St. Vincent albums — Mercy in particular — are artful collections of roller-coaster emotions atop layers of divergent sentiment; frenzied unease countered by a candid, collected quest for personal relief amidst the frenzy.
Even Clark herself appears to be a juxtaposition. Her Snow White image is captivating. She is wide-eyed, fair-skinned and delicate, quite the contrast to her bold songs and intricate guitar-shredding plaints.
Clark began writing Mercy amidst an emotionally difficult year — her willing isolation during its production shaped the album into a cathartic finished product. The record is noticeably contained compared to its Actor predecessor, an album doused with produced, lush, symphonic arrangements.
Mercy pulls back the reins of Actor's tech influence and fleeting overproduction, allowing a brighter light to be shone on Clark's strongest musical asset — her well-versed guitar skills, along with her newfound candidness in her songwriting.
"I've had good times with some bad guys / I've told whole lies with a half smile," she sings in "Cheerleader," offering rare bare-boned evidence of her reportedly tumultuous year. "But I-I-I-I-I don't want to be a cheerleader no more," she emphatically concludes, in a repeated explosion of fierce emotion.
Clark spoke proudly of Mercy, citing her favorite track as "Surgeon."
"I love [gospel organist] Bobby Sparks's moog solo at the end of it," she said. "Hearing that moment makes me smile." She said she's relishing the opportunity to showcase new material on the Mercy tour, which kicked off earlier this month.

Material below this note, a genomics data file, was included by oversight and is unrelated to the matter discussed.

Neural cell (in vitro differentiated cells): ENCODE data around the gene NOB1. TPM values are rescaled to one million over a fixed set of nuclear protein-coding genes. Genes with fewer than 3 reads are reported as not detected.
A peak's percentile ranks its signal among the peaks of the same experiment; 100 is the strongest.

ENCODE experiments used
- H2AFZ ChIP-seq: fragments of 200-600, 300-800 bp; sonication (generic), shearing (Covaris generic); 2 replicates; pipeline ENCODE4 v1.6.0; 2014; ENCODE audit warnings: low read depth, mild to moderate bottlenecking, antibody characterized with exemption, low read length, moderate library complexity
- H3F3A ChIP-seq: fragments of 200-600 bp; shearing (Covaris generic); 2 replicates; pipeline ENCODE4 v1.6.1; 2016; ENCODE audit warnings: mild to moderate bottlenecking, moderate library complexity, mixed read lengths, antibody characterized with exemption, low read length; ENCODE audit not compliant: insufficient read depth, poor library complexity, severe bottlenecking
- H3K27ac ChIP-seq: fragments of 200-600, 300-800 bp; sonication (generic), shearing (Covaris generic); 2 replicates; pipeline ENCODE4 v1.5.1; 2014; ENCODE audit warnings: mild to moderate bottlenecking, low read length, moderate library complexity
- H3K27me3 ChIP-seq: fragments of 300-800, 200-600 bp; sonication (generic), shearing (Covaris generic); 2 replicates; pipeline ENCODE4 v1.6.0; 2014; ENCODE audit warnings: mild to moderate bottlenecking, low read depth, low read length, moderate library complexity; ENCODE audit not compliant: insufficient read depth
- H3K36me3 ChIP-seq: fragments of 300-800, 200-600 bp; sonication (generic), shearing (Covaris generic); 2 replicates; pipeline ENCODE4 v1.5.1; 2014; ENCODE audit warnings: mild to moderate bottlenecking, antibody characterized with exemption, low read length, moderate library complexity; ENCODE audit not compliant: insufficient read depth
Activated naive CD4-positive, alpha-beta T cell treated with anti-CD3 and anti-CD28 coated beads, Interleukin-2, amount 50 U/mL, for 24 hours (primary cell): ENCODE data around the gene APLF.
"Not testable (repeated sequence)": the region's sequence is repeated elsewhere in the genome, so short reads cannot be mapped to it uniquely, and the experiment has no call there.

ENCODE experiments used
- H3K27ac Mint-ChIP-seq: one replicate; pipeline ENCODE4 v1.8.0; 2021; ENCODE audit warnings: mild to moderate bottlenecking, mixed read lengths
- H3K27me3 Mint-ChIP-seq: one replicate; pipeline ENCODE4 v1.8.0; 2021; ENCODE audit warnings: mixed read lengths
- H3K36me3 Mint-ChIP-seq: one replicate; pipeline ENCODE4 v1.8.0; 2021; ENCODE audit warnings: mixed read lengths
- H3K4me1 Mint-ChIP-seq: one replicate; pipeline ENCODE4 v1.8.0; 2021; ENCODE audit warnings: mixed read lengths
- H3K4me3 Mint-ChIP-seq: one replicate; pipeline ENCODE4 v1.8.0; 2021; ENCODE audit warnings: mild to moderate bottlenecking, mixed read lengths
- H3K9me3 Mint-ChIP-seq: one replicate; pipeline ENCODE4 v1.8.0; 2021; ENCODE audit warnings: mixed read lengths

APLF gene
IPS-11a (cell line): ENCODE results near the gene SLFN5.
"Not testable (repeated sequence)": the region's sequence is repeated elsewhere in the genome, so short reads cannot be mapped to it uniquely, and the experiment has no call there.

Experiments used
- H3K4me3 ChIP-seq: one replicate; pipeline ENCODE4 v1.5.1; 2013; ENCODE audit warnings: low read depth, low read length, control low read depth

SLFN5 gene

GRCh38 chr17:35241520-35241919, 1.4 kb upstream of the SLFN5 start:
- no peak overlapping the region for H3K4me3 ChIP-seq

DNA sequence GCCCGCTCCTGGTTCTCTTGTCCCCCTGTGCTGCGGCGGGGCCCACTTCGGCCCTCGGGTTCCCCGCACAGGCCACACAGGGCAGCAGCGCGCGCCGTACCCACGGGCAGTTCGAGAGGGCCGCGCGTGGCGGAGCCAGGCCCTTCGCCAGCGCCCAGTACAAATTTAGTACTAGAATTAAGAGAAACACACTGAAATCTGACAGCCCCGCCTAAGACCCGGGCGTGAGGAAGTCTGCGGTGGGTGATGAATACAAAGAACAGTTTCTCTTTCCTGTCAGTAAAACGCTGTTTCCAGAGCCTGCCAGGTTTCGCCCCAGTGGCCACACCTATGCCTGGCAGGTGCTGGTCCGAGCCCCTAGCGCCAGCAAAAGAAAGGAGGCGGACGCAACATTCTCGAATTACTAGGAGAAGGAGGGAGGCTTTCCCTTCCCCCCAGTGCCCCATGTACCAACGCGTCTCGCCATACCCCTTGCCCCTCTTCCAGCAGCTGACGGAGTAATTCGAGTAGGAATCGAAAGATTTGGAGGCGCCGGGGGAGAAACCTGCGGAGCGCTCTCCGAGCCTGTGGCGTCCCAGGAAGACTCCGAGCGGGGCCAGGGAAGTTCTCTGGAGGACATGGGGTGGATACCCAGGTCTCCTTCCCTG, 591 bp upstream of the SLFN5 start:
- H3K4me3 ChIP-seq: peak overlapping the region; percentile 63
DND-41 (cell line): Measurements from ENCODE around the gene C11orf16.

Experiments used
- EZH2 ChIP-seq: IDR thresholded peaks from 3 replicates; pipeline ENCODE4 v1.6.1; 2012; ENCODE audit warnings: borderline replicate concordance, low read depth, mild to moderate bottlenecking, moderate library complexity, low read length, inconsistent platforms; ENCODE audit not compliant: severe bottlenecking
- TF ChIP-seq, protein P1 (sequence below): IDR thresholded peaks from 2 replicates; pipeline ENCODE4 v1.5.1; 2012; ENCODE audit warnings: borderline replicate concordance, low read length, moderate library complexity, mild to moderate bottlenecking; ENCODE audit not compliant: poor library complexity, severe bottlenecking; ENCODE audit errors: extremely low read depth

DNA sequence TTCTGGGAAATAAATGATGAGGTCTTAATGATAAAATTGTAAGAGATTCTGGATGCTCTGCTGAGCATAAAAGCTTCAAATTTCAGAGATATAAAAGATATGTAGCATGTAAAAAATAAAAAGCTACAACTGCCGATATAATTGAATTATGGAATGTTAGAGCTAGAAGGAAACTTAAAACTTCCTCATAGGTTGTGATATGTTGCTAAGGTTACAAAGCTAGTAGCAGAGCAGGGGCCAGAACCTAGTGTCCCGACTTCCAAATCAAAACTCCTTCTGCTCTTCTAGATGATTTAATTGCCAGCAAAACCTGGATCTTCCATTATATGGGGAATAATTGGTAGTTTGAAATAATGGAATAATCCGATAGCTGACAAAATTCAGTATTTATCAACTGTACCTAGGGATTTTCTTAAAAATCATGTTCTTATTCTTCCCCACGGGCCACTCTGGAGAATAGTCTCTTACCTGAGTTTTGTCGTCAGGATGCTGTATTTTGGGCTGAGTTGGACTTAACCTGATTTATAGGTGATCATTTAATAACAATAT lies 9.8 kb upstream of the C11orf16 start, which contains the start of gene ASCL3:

"It's like wanting to play with a new toy post-Christmas," she explained. "I'm playing the new record, mostly, and it's translating well live. It's been really fun to play so much guitar on this tour."
Clark said she thinks the tour will be "up and kickin'" by the time she and her band play Fitzgerald's Tuesday. She last performed in Houston at Numbers during the Spring 2009 Westheimer Block Party.
"Houston is really cool," Clark said, unprompted, citing the city's "youth culture and art-type 'thing.'" Though she's lived in Manhattan for the last decade, Texas is still dear to her heart.
"My whole family lives in Texas, so I'm there all the time," she said. "I moved east when I was 18, but I think Texas shaped me; the South made me a polite person, and that probably comes out in my music, somehow."
Clark remained eloquent and thoughtful as we spoke; she was confident yet humble. Any verbal stammer was met with a moment of recollection and eventual clarity. She was genuine and inquisitive.
Her list of hobbies is refreshing. "While on the road, we're mostly geared to giving everything to our shows," she said. "But sleeping on a bus is weird, so I do yoga to keep my body healthy and aligned. I like to read, and I'm really into listening to podcasts like This American Life."
Here Clark shyly trailed off, seeming to wonder how that sounded.
"I mean — I have podcast apps on my iPad!" she laughed. "And sometimes I'll even double up and listen to a podcast while I do yoga!"
Then she turned quiet again, and, sounding self-conscious yet sarcastic, asked, "I mean, is that, like, 'sexy' and 'rock and roll' enough of an answer?"